Rolling blackouts worsen food insecurity in low-income communities
Food justice advocates, researchers and Johannesburg community members say rolling blackouts are changing food purchasing habits and sometimes worsening food insecurity for poor and low-income residents, especially those with children.
Flora, an unemployed mother of four who lives in Johannesburg, says when it comes to purchasing and preparing food, rolling blackouts often leave her and her children without any good options.
“Not having electricity hits me very hard,” she said. “I can’t afford to buy a gas stove or a paraffin stove. Sometimes, I buy takeaway meals for us to eat, but it isn’t always the case because even that takeaway plate is expensive and not enough for all of us to eat.
“Sometimes you’ll find that we do have a cooked meal at hand, but are unable to consume it because it’s cold, and at other times my kids will go without meals when the power goes [out] for longer periods.”
Healthy foods less accessible
Dr Jo Hunter Adams, a public health researcher and small-scale farmer, said rolling blackouts are making healthier, less-processed foods — like meat, dairy, fresh produce and other perishable items — less accessible, as people worry that they won’t be able to keep them cold.
“[For example,] people don’t buy spinach sometimes, because they’re concerned that if they don’t eat it, that’s money lost,” she said. “I think that’s amplified by load shedding.”
And if people are worried that the grocery store or spaza shop where they buy their food has not been able to keep perishable items cold during rolling blackouts, they may opt for more processed items out of fear of foodborne illness.
Dr Jane Battersby, a human geographer who studies food systems, says many low-income South Africans use older, second-hand fridges — if they have fridges at all. During her research, many told her that their fridges had broken during the electricity surges that occur when the grid comes back online, especially if they were connecting to the grid illegally and lacked good surge protection.
Community members said rolling blackouts have made it more time-consuming to purchase and prepare food since they cannot safely store perishable items in their fridges and must find time to cook when they have electricity.
Esperance Uwimana, who lives in Bertrams with her son and works at the Joburg People’s Pantry, said she can no longer shop for the week, but has to shop every day or every two days.
“I don’t want anything to go off and use my money,” she said.
Food pantries and community kitchens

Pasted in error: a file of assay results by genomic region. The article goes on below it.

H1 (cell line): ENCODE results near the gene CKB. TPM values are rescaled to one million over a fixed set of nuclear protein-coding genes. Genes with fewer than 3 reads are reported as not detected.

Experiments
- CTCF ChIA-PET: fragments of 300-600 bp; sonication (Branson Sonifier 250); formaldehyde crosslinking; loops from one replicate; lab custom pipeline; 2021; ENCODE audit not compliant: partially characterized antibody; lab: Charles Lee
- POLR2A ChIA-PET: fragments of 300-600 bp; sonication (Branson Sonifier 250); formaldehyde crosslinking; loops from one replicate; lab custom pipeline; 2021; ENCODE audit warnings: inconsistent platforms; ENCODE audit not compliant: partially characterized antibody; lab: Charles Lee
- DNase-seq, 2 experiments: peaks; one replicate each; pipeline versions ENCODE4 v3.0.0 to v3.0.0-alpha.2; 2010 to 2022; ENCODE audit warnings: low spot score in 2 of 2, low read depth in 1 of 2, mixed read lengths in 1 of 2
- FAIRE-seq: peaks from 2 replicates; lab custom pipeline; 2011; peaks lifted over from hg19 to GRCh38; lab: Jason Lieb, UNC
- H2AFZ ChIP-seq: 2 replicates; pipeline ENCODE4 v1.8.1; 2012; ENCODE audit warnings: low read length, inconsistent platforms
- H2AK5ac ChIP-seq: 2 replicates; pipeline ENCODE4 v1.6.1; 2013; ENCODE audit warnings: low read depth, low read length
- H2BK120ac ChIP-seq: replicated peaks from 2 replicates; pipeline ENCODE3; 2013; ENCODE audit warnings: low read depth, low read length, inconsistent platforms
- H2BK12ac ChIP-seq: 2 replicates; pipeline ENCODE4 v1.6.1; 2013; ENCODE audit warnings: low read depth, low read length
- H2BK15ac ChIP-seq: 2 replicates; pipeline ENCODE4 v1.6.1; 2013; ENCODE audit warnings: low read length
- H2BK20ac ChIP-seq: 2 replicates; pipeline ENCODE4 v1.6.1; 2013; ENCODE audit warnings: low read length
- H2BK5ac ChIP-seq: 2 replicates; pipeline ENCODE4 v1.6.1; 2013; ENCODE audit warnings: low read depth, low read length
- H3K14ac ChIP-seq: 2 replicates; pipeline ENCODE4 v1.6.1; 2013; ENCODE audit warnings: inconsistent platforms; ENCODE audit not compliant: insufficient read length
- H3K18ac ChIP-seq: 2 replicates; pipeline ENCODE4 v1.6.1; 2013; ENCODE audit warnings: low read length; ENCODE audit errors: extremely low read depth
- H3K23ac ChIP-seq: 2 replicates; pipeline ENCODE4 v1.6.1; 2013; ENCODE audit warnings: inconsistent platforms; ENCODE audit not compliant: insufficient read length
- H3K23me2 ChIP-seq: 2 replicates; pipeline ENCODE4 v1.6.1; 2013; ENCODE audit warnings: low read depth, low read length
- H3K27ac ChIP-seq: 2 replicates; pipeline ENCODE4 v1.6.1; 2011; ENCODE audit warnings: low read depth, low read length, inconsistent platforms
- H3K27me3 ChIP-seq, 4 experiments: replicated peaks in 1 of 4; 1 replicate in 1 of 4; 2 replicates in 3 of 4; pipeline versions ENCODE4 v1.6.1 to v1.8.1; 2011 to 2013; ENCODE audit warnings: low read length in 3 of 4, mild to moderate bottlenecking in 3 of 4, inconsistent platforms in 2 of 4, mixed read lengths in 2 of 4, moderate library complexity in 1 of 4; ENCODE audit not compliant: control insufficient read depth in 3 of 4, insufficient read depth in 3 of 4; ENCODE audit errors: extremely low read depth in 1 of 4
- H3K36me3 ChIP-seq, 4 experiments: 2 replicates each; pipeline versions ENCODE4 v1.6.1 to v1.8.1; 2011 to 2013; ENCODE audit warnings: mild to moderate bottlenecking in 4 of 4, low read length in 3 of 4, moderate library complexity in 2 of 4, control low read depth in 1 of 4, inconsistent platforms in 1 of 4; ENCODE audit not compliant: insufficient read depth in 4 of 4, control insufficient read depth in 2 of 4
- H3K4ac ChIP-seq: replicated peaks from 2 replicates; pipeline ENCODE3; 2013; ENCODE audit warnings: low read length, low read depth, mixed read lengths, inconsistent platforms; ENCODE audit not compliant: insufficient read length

Rolling blackouts are also affecting food pantries and community kitchens that provide food for low-income residents. Sandra van Oostenbrugge, the director of the Joburg People’s Pantry, said the pantry gets much of its food from large, chain grocery stores that donate items with damaged packaging or other issues that make them unfit to sell.
However, in the past several months, she said stores had donated less, opting to repackage items rather than donate them. She said this was probably a result of the economic strain that grocery stores are experiencing because of rolling blackouts.
Adams said the psychological impact of rolling blackouts affects nutrition and food consumption habits.
“I think there’s this feeling of prolonged crisis, and I think we eat differently when we think we’re in crisis,” she said. “The question is whether people settle into this as a new normal and sort of make a nutrition plan, or if… you’re just trying to get by and nutrition is not really high on the priority list.”
Nicky Dzanibe, who works at the Joburg People’s Pantry, says her diet has changed since rolling blackouts began, but she still thinks about health and nutrition. Since rolling blackouts make it difficult to keep food cold, she often avoids meat and dairy products — except for corned meat and amasi yoghurt — and instead opts for beans and vegetables.
Dzanibe said rolling blackouts are pushing her to eat more of the traditional foods that she grew up with, as they require less energy to store and prepare.
Some residents of Bertrams are turning to community gardening and more traditional cooking methods to adapt to rolling blackouts.
Trudy Motseta works at Ndawo Entle Natural Growing Site, a community garden in what used to be an illegal dumping site. She focuses on growing foods that are eaten in African countries — like sweet potato and pumpkin leaves, amaranth and groundnuts — as Bertrams is home to so many African immigrants.
Ndawo Entle has a public woodfire kitchen where community members can cook their food. Motseta said people use it when they don’t have power in their own homes to prepare food. DM/MC